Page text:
When last we heard from culture critic Chris Vognar he was at large in Italy, soaking up the Venice Film Festival. Now it seems he's escaped again, flying North to Canada for the Toronto International Film Festival, which opens Thursday night with the Jake Gyllenhaal drama Demolition.
Together with the Telluride Film Festival, a cozy affair tucked away in the mountains of Colorado, Venice and Toronto represent the launching pad for the season of prestige films, Oscar hopefuls and all that other stuff us movie people love. In Venice I saw some of those hopefuls, including Spotlight, Beasts of No Nation and Everest. In Toronto I hope to catch up with a few more, including Black Mass, The Danish Girl and Freeheld.
Some of the best films at these shindigs, however, have much lower profiles. In Venice I was particularly fond of Frenzy, a chilling, Kafkaesque drama about an Istanbul man paroled from prison to fight terrorists by looking through his neighbors' garbage. I also liked The Fits, an American indie that finds visual poetry among the young women of a black drill team in Cincinnati. It was among the three films selected for Venice this year by the Biennale College. This was my first time in Venice, and I found the experience enchanting: The festival is a glamorous but intimate affair held just off the beach on the Lido; it does the big premieres and the strange little fare with equal panache.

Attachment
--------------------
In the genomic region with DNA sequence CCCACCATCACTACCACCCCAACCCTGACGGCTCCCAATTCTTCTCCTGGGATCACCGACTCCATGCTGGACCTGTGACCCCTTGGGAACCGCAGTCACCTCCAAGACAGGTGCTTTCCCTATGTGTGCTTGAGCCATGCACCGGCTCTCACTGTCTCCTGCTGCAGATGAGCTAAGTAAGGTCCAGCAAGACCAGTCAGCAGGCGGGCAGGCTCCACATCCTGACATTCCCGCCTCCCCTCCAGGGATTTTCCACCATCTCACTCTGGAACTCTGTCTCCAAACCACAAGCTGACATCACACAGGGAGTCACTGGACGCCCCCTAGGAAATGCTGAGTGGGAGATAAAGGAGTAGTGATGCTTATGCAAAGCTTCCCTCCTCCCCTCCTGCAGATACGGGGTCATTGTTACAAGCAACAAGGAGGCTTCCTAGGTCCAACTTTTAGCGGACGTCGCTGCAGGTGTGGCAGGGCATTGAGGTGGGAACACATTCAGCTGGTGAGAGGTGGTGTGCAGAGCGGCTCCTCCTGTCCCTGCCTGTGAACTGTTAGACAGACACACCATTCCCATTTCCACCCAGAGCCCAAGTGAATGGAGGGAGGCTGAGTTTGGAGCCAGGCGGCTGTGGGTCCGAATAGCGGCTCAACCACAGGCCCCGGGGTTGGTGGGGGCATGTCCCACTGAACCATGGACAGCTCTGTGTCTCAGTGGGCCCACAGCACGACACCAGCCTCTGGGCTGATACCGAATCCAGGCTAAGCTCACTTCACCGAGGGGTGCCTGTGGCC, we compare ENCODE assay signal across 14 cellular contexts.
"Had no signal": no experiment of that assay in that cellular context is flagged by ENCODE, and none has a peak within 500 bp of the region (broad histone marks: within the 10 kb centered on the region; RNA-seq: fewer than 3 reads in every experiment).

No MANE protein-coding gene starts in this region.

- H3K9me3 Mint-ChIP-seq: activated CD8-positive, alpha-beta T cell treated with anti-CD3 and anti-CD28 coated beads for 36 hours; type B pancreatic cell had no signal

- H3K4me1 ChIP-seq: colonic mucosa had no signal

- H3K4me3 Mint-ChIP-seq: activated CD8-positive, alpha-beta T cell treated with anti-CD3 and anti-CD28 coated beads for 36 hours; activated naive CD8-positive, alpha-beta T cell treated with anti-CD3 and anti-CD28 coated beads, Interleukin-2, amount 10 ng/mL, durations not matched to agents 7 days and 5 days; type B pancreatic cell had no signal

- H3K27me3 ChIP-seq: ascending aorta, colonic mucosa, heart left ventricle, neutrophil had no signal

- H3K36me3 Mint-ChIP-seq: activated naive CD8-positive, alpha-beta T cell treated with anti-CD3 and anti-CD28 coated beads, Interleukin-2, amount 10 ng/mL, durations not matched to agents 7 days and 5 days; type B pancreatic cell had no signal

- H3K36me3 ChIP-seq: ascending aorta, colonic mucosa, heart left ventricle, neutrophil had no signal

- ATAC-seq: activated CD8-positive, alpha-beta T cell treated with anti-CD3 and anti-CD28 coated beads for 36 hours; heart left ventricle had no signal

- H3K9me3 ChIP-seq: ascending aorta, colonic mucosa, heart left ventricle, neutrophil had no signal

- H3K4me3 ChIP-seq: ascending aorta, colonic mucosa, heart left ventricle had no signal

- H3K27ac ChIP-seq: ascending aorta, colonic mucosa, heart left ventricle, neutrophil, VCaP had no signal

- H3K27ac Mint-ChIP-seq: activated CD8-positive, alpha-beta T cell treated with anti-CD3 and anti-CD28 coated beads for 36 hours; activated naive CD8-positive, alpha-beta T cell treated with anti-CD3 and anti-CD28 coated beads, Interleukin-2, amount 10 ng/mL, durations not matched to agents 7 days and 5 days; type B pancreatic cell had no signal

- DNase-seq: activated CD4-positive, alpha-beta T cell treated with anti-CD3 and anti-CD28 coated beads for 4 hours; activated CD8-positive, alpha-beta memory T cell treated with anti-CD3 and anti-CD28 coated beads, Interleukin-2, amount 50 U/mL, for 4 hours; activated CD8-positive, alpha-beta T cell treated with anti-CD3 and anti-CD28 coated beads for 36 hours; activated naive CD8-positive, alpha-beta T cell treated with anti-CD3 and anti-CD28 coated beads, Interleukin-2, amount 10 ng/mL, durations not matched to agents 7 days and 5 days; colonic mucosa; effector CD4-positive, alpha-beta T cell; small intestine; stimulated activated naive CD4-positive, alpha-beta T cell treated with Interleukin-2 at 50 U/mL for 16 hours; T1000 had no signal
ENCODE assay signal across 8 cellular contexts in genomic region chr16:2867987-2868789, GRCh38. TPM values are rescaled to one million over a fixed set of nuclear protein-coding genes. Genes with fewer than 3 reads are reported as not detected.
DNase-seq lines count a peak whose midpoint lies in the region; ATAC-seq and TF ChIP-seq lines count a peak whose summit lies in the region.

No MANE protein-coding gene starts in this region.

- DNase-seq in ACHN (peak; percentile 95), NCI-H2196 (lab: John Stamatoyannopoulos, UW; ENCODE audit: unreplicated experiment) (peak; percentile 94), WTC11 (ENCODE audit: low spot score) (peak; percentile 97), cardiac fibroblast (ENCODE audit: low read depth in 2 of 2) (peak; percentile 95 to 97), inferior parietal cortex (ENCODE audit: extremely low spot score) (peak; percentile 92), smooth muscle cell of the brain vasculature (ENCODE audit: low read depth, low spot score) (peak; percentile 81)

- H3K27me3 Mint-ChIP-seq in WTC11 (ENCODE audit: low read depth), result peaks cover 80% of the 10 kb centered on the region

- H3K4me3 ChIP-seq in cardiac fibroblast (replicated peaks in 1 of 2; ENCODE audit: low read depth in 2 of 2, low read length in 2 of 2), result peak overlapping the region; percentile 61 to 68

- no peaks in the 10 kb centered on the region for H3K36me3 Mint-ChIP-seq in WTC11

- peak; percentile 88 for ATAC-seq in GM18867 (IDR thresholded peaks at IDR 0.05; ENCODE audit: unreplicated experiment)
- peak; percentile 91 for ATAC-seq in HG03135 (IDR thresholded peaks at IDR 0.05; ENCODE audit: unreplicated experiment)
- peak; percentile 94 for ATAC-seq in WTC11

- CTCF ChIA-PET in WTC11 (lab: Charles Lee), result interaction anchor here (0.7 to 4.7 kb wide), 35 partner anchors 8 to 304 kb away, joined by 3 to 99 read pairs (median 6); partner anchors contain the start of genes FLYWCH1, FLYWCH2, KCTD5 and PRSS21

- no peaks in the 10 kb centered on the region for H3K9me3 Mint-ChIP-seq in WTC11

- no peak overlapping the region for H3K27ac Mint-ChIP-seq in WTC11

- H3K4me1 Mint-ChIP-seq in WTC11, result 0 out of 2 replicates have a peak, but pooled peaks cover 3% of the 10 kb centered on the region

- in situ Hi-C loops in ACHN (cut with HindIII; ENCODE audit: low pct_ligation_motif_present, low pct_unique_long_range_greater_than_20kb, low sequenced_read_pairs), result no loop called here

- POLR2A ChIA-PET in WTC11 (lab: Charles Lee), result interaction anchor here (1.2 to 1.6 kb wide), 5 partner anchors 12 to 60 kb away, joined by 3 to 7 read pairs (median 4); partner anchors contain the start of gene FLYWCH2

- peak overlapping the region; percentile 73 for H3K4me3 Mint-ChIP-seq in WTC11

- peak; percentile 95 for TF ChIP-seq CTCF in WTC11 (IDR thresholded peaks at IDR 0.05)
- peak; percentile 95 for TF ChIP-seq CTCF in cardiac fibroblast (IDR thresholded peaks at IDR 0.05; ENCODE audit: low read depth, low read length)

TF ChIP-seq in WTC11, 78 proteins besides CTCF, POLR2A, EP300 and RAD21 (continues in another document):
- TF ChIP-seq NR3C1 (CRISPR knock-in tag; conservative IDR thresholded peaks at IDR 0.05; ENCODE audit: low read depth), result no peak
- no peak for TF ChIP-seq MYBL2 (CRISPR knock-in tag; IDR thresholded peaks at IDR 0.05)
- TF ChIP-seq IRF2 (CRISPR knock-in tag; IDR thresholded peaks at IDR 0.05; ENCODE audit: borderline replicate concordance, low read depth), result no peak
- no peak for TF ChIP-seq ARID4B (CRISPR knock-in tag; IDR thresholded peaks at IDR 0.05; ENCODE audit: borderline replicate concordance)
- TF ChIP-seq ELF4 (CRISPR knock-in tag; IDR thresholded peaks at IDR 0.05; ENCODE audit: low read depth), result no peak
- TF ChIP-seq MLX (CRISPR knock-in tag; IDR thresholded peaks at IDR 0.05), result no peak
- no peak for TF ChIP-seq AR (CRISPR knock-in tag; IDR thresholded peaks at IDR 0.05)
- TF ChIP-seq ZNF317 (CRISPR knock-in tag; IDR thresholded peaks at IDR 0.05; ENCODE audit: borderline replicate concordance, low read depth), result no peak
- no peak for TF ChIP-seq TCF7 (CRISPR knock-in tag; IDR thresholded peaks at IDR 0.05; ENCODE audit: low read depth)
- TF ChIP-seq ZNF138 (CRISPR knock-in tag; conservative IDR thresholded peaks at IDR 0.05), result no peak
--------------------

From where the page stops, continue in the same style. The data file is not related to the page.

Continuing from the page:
Toronto is more familiar terrain for me; this will be my eighteenth swing through the premiere film festival in North America. The event has a more urban feel than Venice, befitting one of the world's great cities, and a higher concentration of my American press brethren. The famous folk I plan to interview in the Great North include Benicio Del Toro, who plays an enigmatic operator in the Mexican drug cartel thriller Sicario; and Julianne Moore, who will almost certainly be nominated for a second straight Oscar for her role as a New Jersey cop fighting for domestic partnership rights in Freeheld. Ellen Page costars. As of this writing I've already seen two very strong films in Toronto: Hitchcock/Truffaut, a fantastic ode to cinematic literacy based on Truffaut's 1966 book of the same name; and Jacques Audiard's Dheepan, which won the top prize at the Cannes Film Festival earlier this year.
I'll be here until Monday, reporting as I go. Check in for all the latest.